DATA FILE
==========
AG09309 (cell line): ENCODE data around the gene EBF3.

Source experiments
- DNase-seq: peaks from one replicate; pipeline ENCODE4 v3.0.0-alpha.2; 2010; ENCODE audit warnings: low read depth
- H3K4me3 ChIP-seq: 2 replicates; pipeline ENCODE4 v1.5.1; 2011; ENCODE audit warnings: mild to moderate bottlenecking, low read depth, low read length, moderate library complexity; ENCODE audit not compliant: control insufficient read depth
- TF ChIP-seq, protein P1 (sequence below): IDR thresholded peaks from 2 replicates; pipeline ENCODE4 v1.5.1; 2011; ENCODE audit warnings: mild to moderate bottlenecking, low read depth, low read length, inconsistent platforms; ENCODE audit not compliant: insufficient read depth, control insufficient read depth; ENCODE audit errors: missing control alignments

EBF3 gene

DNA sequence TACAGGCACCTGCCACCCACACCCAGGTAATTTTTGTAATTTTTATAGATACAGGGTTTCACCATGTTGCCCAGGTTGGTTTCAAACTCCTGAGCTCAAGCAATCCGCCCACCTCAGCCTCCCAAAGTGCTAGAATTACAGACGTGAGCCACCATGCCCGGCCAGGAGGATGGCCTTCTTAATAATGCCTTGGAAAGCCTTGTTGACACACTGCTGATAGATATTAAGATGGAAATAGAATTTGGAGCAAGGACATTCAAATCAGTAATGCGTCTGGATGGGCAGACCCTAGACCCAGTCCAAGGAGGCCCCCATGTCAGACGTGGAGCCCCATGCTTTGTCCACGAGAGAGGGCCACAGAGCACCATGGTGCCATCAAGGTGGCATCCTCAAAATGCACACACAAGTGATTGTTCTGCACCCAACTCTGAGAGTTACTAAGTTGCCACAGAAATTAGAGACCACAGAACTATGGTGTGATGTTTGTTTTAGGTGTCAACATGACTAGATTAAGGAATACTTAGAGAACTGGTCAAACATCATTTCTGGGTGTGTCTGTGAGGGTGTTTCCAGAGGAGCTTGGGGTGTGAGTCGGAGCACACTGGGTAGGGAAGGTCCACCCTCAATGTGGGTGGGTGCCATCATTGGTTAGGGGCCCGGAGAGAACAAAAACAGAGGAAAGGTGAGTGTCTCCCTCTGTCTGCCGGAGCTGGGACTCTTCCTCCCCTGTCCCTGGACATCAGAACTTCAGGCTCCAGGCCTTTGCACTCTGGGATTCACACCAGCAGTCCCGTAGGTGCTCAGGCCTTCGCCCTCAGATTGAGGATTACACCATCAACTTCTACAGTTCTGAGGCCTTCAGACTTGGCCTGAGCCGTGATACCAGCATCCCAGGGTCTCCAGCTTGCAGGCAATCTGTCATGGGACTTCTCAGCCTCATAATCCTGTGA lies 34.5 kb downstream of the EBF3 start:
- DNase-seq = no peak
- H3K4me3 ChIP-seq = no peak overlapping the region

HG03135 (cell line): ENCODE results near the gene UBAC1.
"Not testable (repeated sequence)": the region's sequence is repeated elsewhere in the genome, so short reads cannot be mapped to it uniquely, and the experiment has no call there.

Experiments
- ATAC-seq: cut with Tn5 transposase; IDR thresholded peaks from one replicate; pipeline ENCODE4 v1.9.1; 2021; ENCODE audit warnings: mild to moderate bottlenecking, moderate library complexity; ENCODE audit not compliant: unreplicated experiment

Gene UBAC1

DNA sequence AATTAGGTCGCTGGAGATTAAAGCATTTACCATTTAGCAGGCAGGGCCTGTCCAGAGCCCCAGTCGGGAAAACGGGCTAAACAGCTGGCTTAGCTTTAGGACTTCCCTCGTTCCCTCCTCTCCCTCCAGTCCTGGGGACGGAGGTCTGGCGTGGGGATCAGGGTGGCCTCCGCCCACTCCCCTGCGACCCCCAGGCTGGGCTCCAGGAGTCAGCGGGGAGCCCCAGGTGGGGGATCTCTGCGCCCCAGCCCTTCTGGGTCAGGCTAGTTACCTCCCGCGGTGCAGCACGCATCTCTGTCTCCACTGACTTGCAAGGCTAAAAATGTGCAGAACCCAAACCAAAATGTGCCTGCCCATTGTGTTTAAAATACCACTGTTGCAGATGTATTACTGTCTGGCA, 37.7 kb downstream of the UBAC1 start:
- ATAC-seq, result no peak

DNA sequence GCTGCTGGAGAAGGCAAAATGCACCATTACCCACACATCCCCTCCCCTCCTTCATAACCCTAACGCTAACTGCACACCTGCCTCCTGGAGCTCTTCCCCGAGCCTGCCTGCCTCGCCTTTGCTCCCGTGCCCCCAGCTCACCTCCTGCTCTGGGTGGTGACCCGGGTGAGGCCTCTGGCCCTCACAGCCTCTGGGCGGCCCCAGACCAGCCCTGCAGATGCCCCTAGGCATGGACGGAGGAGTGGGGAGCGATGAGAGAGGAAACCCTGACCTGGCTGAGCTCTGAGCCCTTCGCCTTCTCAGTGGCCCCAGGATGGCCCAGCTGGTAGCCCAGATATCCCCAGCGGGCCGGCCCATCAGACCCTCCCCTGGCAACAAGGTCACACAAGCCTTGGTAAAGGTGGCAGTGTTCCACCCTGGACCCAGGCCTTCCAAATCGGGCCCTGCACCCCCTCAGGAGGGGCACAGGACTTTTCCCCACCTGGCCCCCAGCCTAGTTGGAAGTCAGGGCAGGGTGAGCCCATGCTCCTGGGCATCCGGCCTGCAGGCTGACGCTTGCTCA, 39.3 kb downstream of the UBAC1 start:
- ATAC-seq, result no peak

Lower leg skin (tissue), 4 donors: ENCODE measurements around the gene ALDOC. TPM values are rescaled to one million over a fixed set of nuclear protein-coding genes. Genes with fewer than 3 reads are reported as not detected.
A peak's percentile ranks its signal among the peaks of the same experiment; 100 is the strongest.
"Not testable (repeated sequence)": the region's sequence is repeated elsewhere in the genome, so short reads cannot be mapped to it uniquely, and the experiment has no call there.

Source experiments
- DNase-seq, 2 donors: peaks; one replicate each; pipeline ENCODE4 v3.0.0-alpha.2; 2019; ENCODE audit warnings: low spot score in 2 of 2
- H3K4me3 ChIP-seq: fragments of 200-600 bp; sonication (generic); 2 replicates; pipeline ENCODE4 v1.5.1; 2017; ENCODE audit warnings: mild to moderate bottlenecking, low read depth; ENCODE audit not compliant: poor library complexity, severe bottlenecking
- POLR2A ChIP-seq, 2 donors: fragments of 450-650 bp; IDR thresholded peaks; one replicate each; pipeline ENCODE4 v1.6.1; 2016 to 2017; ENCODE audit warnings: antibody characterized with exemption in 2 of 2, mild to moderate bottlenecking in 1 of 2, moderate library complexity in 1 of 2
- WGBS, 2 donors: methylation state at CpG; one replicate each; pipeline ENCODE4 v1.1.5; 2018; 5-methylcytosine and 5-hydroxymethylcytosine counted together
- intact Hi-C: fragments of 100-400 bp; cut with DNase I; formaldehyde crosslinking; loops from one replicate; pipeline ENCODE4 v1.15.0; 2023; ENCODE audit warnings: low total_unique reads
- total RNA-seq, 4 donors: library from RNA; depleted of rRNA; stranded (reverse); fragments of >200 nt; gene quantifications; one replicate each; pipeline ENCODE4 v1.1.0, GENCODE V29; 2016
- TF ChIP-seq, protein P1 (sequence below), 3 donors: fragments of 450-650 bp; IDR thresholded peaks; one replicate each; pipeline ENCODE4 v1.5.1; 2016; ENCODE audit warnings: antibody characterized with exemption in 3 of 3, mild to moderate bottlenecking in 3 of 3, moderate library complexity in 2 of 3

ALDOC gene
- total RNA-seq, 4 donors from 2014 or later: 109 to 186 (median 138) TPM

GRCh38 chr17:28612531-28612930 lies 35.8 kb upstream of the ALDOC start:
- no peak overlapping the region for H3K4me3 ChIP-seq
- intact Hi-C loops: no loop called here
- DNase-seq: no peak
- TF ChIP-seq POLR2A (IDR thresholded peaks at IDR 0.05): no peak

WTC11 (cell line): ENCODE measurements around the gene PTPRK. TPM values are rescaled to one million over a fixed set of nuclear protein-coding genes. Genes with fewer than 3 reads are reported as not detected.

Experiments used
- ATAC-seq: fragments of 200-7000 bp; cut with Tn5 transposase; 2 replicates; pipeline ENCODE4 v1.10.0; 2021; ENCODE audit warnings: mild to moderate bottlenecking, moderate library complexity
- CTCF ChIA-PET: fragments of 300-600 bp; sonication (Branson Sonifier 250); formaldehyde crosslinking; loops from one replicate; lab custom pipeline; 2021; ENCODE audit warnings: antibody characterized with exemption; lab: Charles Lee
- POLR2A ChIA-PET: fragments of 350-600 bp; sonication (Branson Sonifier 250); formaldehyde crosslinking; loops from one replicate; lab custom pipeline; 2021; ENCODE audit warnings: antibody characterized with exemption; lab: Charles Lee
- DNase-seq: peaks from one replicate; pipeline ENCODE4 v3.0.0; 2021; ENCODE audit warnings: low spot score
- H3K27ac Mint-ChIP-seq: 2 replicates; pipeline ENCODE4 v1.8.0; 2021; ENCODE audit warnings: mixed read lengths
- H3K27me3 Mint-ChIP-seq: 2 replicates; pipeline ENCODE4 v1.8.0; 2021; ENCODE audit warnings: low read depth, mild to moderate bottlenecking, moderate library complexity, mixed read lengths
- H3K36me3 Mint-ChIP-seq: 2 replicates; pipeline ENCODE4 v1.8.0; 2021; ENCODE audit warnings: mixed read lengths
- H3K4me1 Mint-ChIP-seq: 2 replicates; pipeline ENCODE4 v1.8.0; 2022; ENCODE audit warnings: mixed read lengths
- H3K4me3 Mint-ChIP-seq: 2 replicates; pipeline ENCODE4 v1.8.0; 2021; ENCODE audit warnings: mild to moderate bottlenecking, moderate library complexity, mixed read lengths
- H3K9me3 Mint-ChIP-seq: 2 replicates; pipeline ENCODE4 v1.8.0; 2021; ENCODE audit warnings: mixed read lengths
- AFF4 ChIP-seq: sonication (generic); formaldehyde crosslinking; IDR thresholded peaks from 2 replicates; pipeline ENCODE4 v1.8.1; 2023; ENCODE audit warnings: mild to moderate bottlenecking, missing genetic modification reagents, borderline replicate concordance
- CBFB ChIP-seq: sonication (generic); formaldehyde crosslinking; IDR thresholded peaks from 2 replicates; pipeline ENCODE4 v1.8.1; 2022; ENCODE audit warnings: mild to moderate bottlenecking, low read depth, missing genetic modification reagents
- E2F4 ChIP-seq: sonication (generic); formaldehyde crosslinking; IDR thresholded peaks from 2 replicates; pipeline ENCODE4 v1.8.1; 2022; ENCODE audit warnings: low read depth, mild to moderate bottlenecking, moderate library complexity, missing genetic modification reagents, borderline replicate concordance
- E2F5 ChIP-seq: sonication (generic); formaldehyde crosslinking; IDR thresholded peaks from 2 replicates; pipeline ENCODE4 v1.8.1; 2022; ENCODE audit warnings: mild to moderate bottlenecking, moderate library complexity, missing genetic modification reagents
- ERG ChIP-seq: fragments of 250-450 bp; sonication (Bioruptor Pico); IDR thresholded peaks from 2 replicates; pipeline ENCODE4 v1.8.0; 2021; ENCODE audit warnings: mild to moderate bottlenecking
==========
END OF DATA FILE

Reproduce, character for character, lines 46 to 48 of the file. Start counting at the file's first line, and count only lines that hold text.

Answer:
- H3K4me1 Mint-ChIP-seq: 2 replicates; pipeline ENCODE4 v1.8.0; 2022; ENCODE audit warnings: mixed read lengths
- H3K4me3 Mint-ChIP-seq: 2 replicates; pipeline ENCODE4 v1.8.0; 2021; ENCODE audit warnings: mild to moderate bottlenecking, moderate library complexity, mixed read lengths
- H3K9me3 Mint-ChIP-seq: 2 replicates; pipeline ENCODE4 v1.8.0; 2021; ENCODE audit warnings: mixed read lengths